How did I miss it, I reflected, sitting there in awe and disbelief?

I was his brother, his kin, his blood. I guess it’s true: the ones closest to us often suffer the most. A man who lived a truly altruistic life, asking for no more than he gave. He loved uncompromisingly, gave cheerfully, offered willingly and trusted fully.

What more can be asked of a human being, what more is there to give? A life of love given without regard for creed, status, body style or religious background.

steve head shotA gentle giant, mellow and genuine to his core. A tortured soul which begged for his family’s understanding and acceptance. A mentor to countless children, a beacon of guidance for troubled youth, a genuine friend to all  whom he encountered.

Is there a greater legacy? A more noble existence?

This was Stephen, the brother I barely knew but now greatly respect and admire!

The Dangers of Dogma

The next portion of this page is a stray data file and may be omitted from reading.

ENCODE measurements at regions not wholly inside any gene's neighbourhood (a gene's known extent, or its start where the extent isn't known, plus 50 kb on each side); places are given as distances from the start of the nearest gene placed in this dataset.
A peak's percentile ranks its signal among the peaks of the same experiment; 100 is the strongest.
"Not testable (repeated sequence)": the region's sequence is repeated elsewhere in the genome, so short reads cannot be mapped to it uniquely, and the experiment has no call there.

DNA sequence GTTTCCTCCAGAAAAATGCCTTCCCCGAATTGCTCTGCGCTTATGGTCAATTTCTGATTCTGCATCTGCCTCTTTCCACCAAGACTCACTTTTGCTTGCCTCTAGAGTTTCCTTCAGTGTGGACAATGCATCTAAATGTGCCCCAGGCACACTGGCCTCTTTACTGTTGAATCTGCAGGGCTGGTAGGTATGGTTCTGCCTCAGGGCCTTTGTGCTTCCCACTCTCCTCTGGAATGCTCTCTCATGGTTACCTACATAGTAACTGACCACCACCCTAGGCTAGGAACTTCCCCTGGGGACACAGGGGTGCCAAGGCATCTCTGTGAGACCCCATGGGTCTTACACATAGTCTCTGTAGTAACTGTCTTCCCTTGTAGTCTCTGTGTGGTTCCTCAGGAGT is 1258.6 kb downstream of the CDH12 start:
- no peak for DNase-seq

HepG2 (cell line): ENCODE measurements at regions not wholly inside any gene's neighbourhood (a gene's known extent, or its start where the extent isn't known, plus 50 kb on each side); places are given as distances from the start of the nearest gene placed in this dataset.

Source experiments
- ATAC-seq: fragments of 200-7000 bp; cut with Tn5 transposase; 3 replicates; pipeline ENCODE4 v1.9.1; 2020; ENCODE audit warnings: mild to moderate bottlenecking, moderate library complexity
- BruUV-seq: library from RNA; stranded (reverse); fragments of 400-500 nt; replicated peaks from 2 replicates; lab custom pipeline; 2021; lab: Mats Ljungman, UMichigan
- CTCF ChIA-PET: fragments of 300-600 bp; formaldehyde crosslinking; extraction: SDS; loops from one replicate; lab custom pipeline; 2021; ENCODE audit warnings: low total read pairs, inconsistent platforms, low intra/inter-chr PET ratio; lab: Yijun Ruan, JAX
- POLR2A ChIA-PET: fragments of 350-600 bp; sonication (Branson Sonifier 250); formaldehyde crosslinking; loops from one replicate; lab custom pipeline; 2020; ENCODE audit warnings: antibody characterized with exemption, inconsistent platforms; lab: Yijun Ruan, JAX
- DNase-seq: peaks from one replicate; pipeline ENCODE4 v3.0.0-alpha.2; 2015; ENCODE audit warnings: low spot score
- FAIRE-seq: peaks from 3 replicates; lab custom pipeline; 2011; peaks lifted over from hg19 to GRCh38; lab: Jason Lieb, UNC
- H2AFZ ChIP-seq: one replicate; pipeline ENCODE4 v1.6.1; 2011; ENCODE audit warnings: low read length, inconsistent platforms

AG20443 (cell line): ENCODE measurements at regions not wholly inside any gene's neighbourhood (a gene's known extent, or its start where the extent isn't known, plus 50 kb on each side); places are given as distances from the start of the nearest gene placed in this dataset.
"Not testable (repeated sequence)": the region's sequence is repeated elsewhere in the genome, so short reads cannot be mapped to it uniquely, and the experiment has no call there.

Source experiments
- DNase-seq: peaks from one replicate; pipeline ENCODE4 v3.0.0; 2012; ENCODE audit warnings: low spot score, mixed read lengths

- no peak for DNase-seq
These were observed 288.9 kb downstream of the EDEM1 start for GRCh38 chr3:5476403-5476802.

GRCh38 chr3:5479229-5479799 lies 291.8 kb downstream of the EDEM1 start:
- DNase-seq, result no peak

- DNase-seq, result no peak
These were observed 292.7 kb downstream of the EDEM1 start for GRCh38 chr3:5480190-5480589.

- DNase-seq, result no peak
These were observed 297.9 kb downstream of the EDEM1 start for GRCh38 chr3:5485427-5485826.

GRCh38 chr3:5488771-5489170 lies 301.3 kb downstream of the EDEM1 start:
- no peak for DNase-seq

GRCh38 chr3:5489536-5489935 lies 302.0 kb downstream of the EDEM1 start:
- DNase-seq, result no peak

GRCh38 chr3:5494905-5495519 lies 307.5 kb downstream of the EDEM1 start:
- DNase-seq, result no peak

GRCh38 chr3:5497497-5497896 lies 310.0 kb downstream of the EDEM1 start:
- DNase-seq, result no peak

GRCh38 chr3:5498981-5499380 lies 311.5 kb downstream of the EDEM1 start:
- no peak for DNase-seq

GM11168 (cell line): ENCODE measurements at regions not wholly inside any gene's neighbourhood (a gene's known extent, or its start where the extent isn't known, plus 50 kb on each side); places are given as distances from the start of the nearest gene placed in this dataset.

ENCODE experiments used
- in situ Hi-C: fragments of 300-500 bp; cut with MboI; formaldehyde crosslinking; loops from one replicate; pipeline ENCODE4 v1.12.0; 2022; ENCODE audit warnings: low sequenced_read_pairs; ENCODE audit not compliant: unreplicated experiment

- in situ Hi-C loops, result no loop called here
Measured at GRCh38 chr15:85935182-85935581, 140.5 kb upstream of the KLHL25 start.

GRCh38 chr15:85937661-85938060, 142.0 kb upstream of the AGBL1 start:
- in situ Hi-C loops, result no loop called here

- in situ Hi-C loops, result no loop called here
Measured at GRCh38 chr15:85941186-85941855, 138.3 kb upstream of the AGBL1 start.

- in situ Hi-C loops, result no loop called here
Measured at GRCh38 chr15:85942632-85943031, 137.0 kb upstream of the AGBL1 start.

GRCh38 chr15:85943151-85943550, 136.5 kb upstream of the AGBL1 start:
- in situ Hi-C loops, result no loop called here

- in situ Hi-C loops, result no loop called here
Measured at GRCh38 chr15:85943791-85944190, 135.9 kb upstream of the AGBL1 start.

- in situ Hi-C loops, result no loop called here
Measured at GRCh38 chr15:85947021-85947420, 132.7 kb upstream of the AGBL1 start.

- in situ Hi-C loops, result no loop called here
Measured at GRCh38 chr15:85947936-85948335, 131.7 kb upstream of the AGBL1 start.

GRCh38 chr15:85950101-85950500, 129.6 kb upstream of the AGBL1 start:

January 4th, 2015

What is the motive for dogma –  religious, social, fiscal?

Is it the perceived mental security, or the fear of the unknown?

Vulnerability isn’t easy. It’s scary. It’s uncertain – but it’s worth it!

Rules and regulations, while a necessary evil, are just guidelines.  They help to curtail impetuous and destructive human tendencies, but they aren’t intended to be a used as weapon against all those whose opinions may differ from yours.

For instance, I recently watched a movie with a girl who was much more “straight laced” than myself. This movie was called “Wild”, starring one of my  celebrity crushes, Reece Witherspoon.  It is, in my opinion, a story of redemption, a raw and real account of the hardships life can bring! After reading the book I couldn’t wait to see the movie.

wild 2

I wasn’t disappointed, it was emotional, engaging and heart wrenching.

Of course we all handle pain and disappointment in different ways, but is there really a “right way”?

Well, according to my date, there most assuredly is.

 

And it most certainly isn’t to become a “whore” – a way fairing, drug using, sex crazed woman…who had seemingly  lost her way.

Obviously if she had known Jesus, a more ladylike path would have chosen, right? I mean, c’mon!

But was Cheryl (Reece) a whore?